“The majority of these individuals will ultimately be released back into the community without basic identification,” the motion states. And without ID, “ex-offenders cannot prove their identity to law enforcement officials, face increased barriers to employment and housing, and increases [sic] the prospect of an ex-offender recidivating.”
Despite having less than 24 hours’ notice that the proposal would be debated, more than 50 people, many of them teenagers, sought to testify in favor of it at the meeting. Limited time meant only a handful got the chance.
“I believe that people coming home from incarceration, it's a necessity for them to be able to have IDs and birth certificates,” said Brandon Elliot, an organizer with the Youth Justice Coalition, a local group of formerly incarcerated youth and their allies who have spent two years lobbying for a change on the ID issue.
“I really just think it's a humane thing to do,” Brandon told the board of supervisors, discussing how hard it was for him to get out of juvenile detention without any way to legally prove who he was. Lacking an ID was just one more obstacle to him getting on the right track in life, he said. The county has the power to change that, and Brandon said that that would make a world of difference in the lives of ex-offenders like him.
“Not only will they have their ID and birth certificates to come out and do the things they need to do to get their lives together, they will feel believed in,” Brandon testified. “They will be like, ‘There are people behind me willing to invest in me.’”
The motion’s passage is a victory, but not a final one. The LA Board of Supervisors is perceived as a more conservative political body than the city of LA as a whole, and it’s not hard to imagine its members balking at spending $30 a pop on IDs for the formerly incarcerated, whose lack of resources and opportunity are all too often written off individual failings rather than a product of a failing system of mass incarceration.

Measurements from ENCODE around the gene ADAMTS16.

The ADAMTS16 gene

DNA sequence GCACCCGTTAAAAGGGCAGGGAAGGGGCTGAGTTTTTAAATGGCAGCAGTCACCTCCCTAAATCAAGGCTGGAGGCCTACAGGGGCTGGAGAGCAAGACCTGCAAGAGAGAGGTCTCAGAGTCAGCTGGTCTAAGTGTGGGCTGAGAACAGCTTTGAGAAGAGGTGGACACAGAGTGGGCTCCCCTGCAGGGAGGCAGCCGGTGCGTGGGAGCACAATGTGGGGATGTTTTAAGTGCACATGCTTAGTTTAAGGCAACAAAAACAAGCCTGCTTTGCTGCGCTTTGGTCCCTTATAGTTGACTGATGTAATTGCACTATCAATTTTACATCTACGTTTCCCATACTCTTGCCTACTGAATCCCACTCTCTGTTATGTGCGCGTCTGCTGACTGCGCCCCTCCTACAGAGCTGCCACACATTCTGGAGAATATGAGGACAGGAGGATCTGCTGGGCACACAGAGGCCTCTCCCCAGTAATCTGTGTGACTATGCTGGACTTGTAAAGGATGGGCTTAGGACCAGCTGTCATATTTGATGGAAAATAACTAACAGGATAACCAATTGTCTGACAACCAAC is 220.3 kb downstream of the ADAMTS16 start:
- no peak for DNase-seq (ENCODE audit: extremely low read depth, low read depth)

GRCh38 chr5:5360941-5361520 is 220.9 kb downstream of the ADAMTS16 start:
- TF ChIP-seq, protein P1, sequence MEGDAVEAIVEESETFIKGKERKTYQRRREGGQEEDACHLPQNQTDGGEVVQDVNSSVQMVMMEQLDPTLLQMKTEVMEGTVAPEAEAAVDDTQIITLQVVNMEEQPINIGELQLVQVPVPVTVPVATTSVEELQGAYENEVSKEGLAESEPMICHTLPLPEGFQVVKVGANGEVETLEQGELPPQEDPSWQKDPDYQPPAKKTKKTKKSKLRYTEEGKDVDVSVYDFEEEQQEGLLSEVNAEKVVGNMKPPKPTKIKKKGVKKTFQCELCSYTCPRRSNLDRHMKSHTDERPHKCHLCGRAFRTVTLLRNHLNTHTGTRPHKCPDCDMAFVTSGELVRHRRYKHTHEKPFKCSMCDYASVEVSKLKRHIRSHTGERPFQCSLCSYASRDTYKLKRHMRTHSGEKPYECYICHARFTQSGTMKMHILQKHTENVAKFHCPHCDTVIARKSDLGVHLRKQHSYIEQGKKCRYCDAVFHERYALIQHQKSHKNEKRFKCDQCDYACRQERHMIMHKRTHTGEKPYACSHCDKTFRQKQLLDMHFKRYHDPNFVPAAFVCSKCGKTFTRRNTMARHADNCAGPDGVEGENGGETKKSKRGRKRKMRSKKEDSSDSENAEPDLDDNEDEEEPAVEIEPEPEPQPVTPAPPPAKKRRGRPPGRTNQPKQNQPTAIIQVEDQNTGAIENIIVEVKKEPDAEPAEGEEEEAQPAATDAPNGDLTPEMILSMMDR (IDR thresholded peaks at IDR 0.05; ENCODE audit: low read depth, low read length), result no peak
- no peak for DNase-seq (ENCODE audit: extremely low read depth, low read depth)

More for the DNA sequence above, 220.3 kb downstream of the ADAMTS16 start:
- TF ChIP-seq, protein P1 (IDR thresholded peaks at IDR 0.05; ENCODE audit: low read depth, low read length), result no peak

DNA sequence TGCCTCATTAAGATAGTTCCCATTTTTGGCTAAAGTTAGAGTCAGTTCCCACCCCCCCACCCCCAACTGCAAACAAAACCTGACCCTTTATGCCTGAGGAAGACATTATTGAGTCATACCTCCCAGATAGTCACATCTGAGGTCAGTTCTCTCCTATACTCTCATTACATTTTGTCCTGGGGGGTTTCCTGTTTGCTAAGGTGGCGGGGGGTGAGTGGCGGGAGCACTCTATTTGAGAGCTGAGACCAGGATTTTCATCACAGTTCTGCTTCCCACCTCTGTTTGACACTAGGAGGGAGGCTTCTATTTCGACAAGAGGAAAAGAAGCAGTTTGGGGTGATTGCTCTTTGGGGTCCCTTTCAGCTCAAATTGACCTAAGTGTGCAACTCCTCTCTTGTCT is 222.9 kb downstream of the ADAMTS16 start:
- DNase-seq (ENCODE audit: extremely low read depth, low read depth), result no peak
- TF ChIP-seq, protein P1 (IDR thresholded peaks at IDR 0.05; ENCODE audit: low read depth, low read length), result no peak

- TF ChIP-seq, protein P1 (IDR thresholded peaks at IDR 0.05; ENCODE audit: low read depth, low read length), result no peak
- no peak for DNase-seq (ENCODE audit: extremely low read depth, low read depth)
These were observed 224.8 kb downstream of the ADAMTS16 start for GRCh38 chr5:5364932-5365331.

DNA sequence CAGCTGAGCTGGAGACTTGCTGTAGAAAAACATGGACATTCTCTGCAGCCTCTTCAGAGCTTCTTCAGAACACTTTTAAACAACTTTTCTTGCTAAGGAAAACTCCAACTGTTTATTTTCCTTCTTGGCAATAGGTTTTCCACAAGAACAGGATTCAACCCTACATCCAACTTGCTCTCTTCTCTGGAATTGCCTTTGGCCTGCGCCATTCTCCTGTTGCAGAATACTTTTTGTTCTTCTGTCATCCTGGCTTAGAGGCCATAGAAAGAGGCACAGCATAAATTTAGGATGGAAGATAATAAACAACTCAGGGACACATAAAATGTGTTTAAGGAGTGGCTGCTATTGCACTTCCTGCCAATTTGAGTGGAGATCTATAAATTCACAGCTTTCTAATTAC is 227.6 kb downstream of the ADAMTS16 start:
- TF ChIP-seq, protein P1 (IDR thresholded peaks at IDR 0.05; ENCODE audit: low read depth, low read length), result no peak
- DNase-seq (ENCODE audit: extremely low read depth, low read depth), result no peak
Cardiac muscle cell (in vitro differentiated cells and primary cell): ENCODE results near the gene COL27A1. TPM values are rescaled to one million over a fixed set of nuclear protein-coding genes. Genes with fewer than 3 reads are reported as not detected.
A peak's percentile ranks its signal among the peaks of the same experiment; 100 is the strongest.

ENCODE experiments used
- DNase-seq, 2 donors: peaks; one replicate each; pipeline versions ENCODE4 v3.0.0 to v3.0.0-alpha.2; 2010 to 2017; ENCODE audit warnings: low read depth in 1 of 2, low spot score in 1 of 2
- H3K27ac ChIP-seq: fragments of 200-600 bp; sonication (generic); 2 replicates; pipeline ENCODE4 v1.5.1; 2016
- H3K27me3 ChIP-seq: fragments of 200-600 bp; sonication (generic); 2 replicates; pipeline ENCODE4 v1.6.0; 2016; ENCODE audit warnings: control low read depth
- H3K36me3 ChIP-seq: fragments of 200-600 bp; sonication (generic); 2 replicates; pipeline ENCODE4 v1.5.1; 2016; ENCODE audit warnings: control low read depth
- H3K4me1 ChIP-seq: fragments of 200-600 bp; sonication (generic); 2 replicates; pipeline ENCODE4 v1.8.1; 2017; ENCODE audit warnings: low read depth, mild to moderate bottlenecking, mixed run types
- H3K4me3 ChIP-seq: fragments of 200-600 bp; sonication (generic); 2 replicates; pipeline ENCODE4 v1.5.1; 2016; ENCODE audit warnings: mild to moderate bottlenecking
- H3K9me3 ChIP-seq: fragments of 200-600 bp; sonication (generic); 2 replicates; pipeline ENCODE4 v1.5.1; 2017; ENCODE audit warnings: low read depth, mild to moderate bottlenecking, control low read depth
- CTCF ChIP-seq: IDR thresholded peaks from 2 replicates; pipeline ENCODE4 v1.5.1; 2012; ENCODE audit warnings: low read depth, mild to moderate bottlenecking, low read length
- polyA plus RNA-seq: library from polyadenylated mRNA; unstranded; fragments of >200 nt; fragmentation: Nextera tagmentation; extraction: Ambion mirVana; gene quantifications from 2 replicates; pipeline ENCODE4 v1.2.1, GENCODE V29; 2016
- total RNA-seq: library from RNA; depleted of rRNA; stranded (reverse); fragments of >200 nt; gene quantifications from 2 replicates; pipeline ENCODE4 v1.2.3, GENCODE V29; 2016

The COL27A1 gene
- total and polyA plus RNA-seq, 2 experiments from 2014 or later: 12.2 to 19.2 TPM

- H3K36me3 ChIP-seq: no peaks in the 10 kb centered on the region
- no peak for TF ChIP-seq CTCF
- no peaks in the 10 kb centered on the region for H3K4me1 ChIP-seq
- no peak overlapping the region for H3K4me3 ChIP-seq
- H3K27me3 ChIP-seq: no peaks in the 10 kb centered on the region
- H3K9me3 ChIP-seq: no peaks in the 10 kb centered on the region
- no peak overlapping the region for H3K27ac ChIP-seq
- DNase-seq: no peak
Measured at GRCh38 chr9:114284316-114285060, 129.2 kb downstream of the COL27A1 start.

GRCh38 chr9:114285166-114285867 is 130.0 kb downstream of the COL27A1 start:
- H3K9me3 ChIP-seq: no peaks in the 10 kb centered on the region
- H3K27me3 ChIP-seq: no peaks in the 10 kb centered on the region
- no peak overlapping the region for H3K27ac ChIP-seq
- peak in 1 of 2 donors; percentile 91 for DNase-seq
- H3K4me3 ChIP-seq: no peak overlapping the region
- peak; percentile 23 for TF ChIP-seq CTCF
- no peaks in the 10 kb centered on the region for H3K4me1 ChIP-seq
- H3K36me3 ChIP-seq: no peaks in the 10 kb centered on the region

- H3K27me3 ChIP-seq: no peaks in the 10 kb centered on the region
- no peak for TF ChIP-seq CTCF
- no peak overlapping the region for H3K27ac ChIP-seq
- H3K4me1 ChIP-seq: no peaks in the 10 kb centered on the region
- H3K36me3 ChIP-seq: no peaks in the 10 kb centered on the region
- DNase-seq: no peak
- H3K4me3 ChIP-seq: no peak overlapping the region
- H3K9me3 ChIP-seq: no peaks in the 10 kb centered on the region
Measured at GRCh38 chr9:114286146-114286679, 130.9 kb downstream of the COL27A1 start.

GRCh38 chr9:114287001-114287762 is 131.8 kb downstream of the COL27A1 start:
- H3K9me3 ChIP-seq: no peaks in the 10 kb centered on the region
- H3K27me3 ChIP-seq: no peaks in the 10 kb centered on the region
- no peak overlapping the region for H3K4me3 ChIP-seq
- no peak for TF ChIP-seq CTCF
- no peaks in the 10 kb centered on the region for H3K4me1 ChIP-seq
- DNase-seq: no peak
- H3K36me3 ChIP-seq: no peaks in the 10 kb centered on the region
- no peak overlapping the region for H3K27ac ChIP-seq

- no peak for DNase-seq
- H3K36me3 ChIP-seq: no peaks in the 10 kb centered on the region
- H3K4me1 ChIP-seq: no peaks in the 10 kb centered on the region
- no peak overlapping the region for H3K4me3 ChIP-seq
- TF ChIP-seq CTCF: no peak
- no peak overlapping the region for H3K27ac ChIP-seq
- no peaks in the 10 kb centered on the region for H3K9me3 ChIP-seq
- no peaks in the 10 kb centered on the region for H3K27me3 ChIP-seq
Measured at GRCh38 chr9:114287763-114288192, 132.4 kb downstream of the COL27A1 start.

Ridley-Thomas’s office did not respond to a request for comment on whether the supervisor expects the support of his colleagues when county officials report back to the board in January. At the hearing, local activists said they would be foolish not to, as in this case the socially liberal thing to do also happens to also be fiscally conservative. Members of the board may not care all that much about the trials and tribulations of lawbreakers, but they can perhaps work up some anger over how much it’s costing the county to repeatedly lock up, release, and re-arrest those people for what are usually petty nonviolent drug and property crimes.
“If we want to save money, which is clearly the biggest issue here in this body,” said Noreen McClendon, executive director of Concerned Citizens of South Central Los Angeles, a local nonprofit, “we can do it by giving people a fair chance to find employment [and] find a place to live.”
Charles Davis is a writer and producer in Los Angeles. His work has been published by outlets including Al Jazeera, the New Inquiry, and Salon.